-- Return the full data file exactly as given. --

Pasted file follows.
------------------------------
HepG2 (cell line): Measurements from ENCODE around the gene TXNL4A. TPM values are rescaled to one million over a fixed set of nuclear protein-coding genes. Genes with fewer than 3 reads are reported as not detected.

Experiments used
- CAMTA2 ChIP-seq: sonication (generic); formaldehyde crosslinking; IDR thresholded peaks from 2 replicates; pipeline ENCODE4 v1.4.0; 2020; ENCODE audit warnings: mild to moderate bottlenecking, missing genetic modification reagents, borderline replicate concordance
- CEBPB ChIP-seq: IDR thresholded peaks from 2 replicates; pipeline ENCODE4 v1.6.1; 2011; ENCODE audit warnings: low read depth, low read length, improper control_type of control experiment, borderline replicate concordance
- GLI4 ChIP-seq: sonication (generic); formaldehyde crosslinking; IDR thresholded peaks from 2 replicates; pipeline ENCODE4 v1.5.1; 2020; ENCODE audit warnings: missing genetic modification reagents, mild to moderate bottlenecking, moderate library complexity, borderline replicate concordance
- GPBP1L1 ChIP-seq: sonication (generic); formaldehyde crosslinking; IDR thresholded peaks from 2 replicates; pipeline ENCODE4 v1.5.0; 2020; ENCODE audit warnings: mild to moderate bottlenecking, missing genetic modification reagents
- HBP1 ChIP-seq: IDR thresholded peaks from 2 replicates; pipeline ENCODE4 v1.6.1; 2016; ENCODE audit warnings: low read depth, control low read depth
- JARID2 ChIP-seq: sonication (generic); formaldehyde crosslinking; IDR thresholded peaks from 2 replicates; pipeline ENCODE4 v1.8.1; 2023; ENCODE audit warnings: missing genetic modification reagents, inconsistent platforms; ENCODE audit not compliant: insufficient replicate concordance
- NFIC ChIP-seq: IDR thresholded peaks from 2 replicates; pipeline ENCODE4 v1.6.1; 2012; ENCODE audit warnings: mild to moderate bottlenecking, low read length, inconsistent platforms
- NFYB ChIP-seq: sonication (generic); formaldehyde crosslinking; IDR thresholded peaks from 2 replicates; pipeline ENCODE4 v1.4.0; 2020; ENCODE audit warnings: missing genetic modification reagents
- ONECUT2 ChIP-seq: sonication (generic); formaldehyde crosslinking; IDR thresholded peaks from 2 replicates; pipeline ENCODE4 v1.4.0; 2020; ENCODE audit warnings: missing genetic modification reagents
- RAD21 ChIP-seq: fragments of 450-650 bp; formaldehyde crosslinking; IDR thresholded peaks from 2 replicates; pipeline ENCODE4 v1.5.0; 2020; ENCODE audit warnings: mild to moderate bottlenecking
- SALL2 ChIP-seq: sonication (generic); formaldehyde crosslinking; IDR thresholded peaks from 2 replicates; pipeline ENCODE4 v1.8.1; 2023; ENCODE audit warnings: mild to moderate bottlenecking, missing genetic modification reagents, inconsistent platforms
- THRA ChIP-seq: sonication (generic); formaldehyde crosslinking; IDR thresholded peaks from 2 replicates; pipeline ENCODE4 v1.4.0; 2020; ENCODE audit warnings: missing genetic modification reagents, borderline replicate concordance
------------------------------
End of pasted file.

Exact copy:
HepG2 (cell line): Measurements from ENCODE around the gene TXNL4A. TPM values are rescaled to one million over a fixed set of nuclear protein-coding genes. Genes with fewer than 3 reads are reported as not detected.

Experiments used
- CAMTA2 ChIP-seq: sonication (generic); formaldehyde crosslinking; IDR thresholded peaks from 2 replicates; pipeline ENCODE4 v1.4.0; 2020; ENCODE audit warnings: mild to moderate bottlenecking, missing genetic modification reagents, borderline replicate concordance
- CEBPB ChIP-seq: IDR thresholded peaks from 2 replicates; pipeline ENCODE4 v1.6.1; 2011; ENCODE audit warnings: low read depth, low read length, improper control_type of control experiment, borderline replicate concordance
- GLI4 ChIP-seq: sonication (generic); formaldehyde crosslinking; IDR thresholded peaks from 2 replicates; pipeline ENCODE4 v1.5.1; 2020; ENCODE audit warnings: missing genetic modification reagents, mild to moderate bottlenecking, moderate library complexity, borderline replicate concordance
- GPBP1L1 ChIP-seq: sonication (generic); formaldehyde crosslinking; IDR thresholded peaks from 2 replicates; pipeline ENCODE4 v1.5.0; 2020; ENCODE audit warnings: mild to moderate bottlenecking, missing genetic modification reagents
- HBP1 ChIP-seq: IDR thresholded peaks from 2 replicates; pipeline ENCODE4 v1.6.1; 2016; ENCODE audit warnings: low read depth, control low read depth
- JARID2 ChIP-seq: sonication (generic); formaldehyde crosslinking; IDR thresholded peaks from 2 replicates; pipeline ENCODE4 v1.8.1; 2023; ENCODE audit warnings: missing genetic modification reagents, inconsistent platforms; ENCODE audit not compliant: insufficient replicate concordance
- NFIC ChIP-seq: IDR thresholded peaks from 2 replicates; pipeline ENCODE4 v1.6.1; 2012; ENCODE audit warnings: mild to moderate bottlenecking, low read length, inconsistent platforms
- NFYB ChIP-seq: sonication (generic); formaldehyde crosslinking; IDR thresholded peaks from 2 replicates; pipeline ENCODE4 v1.4.0; 2020; ENCODE audit warnings: missing genetic modification reagents
- ONECUT2 ChIP-seq: sonication (generic); formaldehyde crosslinking; IDR thresholded peaks from 2 replicates; pipeline ENCODE4 v1.4.0; 2020; ENCODE audit warnings: missing genetic modification reagents
- RAD21 ChIP-seq: fragments of 450-650 bp; formaldehyde crosslinking; IDR thresholded peaks from 2 replicates; pipeline ENCODE4 v1.5.0; 2020; ENCODE audit warnings: mild to moderate bottlenecking
- SALL2 ChIP-seq: sonication (generic); formaldehyde crosslinking; IDR thresholded peaks from 2 replicates; pipeline ENCODE4 v1.8.1; 2023; ENCODE audit warnings: mild to moderate bottlenecking, missing genetic modification reagents, inconsistent platforms
- THRA ChIP-seq: sonication (generic); formaldehyde crosslinking; IDR thresholded peaks from 2 replicates; pipeline ENCODE4 v1.4.0; 2020; ENCODE audit warnings: missing genetic modification reagents, borderline replicate concordance